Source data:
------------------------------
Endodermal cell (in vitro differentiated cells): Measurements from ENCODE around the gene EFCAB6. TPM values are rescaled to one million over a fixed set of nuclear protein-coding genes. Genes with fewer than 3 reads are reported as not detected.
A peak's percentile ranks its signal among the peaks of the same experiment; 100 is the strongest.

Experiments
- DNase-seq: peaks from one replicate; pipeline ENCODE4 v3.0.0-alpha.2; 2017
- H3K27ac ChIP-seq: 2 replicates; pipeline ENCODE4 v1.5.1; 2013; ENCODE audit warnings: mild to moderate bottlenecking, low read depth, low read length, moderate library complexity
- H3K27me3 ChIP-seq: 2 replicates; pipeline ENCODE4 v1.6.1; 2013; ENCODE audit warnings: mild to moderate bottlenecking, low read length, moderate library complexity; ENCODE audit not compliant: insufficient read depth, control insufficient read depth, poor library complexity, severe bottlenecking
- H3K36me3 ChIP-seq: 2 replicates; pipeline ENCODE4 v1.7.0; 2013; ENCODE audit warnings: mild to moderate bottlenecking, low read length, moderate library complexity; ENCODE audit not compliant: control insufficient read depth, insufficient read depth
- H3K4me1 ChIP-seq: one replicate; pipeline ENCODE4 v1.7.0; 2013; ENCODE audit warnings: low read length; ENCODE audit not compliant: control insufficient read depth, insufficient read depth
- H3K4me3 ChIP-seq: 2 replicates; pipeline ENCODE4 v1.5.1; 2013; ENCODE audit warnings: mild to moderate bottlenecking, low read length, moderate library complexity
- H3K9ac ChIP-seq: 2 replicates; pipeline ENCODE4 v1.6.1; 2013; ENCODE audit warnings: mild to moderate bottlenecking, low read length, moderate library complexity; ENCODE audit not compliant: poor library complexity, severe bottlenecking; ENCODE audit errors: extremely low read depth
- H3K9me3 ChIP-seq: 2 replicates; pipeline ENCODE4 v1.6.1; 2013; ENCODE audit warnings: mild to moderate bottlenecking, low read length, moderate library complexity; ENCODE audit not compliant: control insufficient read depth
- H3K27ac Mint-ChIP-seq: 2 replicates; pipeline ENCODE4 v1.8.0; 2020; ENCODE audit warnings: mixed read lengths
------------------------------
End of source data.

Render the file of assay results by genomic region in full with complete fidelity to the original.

Endodermal cell (in vitro differentiated cells): Measurements from ENCODE around the gene EFCAB6. TPM values are rescaled to one million over a fixed set of nuclear protein-coding genes. Genes with fewer than 3 reads are reported as not detected.
A peak's percentile ranks its signal among the peaks of the same experiment; 100 is the strongest.

Experiments
- DNase-seq: peaks from one replicate; pipeline ENCODE4 v3.0.0-alpha.2; 2017
- H3K27ac ChIP-seq: 2 replicates; pipeline ENCODE4 v1.5.1; 2013; ENCODE audit warnings: mild to moderate bottlenecking, low read depth, low read length, moderate library complexity
- H3K27me3 ChIP-seq: 2 replicates; pipeline ENCODE4 v1.6.1; 2013; ENCODE audit warnings: mild to moderate bottlenecking, low read length, moderate library complexity; ENCODE audit not compliant: insufficient read depth, control insufficient read depth, poor library complexity, severe bottlenecking
- H3K36me3 ChIP-seq: 2 replicates; pipeline ENCODE4 v1.7.0; 2013; ENCODE audit warnings: mild to moderate bottlenecking, low read length, moderate library complexity; ENCODE audit not compliant: control insufficient read depth, insufficient read depth
- H3K4me1 ChIP-seq: one replicate; pipeline ENCODE4 v1.7.0; 2013; ENCODE audit warnings: low read length; ENCODE audit not compliant: control insufficient read depth, insufficient read depth
- H3K4me3 ChIP-seq: 2 replicates; pipeline ENCODE4 v1.5.1; 2013; ENCODE audit warnings: mild to moderate bottlenecking, low read length, moderate library complexity
- H3K9ac ChIP-seq: 2 replicates; pipeline ENCODE4 v1.6.1; 2013; ENCODE audit warnings: mild to moderate bottlenecking, low read length, moderate library complexity; ENCODE audit not compliant: poor library complexity, severe bottlenecking; ENCODE audit errors: extremely low read depth
- H3K9me3 ChIP-seq: 2 replicates; pipeline ENCODE4 v1.6.1; 2013; ENCODE audit warnings: mild to moderate bottlenecking, low read length, moderate library complexity; ENCODE audit not compliant: control insufficient read depth
- H3K27ac Mint-ChIP-seq: 2 replicates; pipeline ENCODE4 v1.8.0; 2020; ENCODE audit warnings: mixed read lengths